• to provide hydration (“he watered the cattle”)
  • to salivate (“my mouth watered”)
  • to cry (“his eyes watered”)

So which of the above is the “literal” meaning? Which one is the “plain” meaning? That’s the point. They’re all plain. What distinguishes them is context and metaphor. Things get even more interesting when you move into metaphorical meanings for water—and metaphorical meaning can be exactly what context requires. “Water” can be used metaphorically for a life source, purification, transformation, motion, or danger. The metaphors work because of the physical properties of water—and still describe real things.

Non-literal doesn’t mean “not real.”

And as the saga of sanctified geocentrism tells us, devotion to literalism won’t necessarily produce accurate—or even coherent—Bible interpretation.

***

why is the bible hard to understandThis article is excerpted from Dr. Heiser’s book The Bible Unfiltered.

Dr. Michael S. Heiser is a scholar-in-residence for Faithlife, the makers of Logos Bible Software. He is the author of The Unseen Realm: Recovering the Supernatural Worldview of the Bible and Angels: What the Bible Really Says about God’s Heavenly Host.

His newest book, The World Turned Upside Down: Finding the Gospel in Stranger Things, is now on pre-order.

He’s taught many Mobile Ed courses, including Problems in Biblical Interpretation: Difficult Passages I.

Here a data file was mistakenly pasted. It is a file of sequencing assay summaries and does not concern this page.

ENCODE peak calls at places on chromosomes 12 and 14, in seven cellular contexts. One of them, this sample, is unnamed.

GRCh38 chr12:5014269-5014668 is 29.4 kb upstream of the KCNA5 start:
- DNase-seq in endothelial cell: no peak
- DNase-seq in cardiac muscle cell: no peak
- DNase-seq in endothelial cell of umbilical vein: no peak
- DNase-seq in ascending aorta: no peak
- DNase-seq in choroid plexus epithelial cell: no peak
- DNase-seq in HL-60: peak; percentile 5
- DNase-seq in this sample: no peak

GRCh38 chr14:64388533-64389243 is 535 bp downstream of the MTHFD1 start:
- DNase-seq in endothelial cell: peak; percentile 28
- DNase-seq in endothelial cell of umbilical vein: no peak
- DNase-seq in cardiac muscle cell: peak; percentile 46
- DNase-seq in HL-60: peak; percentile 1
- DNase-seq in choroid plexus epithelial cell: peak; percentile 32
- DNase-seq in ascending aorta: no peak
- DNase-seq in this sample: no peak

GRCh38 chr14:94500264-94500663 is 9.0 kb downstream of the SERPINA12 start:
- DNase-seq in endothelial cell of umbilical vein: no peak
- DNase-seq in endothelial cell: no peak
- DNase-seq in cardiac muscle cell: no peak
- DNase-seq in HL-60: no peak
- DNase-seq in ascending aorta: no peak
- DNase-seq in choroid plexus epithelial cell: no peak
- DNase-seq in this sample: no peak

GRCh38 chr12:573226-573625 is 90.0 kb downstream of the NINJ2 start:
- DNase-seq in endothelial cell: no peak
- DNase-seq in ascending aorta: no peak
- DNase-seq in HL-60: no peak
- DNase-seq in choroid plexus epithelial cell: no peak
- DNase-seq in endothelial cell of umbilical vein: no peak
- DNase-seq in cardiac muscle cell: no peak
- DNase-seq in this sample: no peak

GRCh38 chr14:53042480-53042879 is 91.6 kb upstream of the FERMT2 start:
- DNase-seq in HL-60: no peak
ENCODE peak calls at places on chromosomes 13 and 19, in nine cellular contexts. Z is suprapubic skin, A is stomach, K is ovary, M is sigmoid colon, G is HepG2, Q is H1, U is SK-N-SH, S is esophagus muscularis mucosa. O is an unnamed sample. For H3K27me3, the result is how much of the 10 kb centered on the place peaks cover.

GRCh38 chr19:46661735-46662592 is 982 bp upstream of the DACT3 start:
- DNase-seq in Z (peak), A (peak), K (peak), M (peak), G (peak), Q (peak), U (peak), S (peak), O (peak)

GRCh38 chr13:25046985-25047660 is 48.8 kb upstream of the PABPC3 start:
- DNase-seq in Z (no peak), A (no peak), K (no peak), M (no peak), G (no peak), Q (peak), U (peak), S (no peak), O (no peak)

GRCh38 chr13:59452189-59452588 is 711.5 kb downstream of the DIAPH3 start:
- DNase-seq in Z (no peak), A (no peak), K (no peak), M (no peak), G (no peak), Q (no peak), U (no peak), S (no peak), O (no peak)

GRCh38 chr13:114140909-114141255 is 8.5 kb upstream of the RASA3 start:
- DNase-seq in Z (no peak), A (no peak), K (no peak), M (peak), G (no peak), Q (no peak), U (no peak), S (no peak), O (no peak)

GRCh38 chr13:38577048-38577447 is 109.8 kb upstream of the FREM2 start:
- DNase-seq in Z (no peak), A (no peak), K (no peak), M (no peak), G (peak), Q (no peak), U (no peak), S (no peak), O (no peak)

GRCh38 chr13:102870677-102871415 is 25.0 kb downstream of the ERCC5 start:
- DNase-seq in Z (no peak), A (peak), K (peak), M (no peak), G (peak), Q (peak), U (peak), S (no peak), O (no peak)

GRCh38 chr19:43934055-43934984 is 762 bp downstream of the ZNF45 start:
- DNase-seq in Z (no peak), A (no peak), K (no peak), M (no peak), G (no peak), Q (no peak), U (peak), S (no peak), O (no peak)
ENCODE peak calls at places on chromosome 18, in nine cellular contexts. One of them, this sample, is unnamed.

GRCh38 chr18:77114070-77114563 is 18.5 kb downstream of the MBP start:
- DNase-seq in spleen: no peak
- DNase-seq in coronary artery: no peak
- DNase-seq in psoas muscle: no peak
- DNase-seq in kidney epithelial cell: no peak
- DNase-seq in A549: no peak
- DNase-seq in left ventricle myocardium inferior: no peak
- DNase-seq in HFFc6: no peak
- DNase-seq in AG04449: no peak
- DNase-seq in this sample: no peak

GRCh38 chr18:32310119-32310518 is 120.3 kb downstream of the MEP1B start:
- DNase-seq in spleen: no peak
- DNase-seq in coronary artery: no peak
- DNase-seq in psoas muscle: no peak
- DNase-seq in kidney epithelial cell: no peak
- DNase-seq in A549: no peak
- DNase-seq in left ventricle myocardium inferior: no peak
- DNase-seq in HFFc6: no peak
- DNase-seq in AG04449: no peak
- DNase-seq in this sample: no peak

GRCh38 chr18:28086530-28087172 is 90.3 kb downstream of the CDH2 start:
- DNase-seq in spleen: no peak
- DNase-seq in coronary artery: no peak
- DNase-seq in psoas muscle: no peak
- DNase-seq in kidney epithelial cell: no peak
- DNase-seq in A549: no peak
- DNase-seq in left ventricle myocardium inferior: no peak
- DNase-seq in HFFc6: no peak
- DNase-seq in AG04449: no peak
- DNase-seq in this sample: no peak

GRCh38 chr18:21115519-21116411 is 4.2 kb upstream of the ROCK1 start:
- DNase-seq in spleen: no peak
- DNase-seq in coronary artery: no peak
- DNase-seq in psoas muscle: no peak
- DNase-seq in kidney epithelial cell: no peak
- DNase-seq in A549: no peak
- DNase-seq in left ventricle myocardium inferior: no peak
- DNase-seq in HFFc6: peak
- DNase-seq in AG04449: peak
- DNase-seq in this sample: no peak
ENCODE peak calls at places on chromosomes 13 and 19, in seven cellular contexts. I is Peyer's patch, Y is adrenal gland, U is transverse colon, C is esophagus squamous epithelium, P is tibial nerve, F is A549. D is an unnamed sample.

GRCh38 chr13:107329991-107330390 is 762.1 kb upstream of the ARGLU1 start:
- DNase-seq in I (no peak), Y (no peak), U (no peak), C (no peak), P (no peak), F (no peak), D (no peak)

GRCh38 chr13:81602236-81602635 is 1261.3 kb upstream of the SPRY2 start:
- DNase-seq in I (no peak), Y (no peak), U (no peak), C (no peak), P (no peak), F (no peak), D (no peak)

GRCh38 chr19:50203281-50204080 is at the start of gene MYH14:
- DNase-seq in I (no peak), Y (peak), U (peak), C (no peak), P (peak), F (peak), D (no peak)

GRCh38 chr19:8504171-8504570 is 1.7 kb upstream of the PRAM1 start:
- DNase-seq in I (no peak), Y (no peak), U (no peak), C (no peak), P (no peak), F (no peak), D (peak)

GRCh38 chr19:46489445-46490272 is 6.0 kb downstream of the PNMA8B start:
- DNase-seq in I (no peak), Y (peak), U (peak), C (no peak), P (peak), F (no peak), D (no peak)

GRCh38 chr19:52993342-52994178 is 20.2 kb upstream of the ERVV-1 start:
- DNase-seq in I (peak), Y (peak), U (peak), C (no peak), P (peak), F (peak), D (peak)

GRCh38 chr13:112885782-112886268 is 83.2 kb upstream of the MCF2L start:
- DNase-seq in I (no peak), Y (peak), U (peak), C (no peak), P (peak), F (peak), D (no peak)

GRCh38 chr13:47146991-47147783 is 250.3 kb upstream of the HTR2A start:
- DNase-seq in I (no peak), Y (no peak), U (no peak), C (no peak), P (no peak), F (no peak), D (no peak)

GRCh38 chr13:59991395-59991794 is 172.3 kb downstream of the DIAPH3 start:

Comments

  1. Thank you for this article. I had a small group one day a while ago and a guy was asking questions about “flat earth”. It threw me off as to where he was getting his information. The idea of aliens was also part too. The best answer I could say was “no matter how you want God to be he will still be God”.

  2. I’ve run into some of these flat earthers who appealed to your teaching about prescientific cosmology in the Bible to argue their position. My response was to question whether the Bible writers actually held to a prescientific cosmology. I’ve found the work of Poythress and Averbeck illuminating here. Even in a prescientific world people knew that rain came from clouds rather than from windows opening in a solid dome called heaven.

    I think one of the problems of the prescientific cosmologies that have been proposed is that moderns think that ancients took these images more literally than they did themselves. Windows of heaven was metaphorical for them–not a literal description of their cosmology.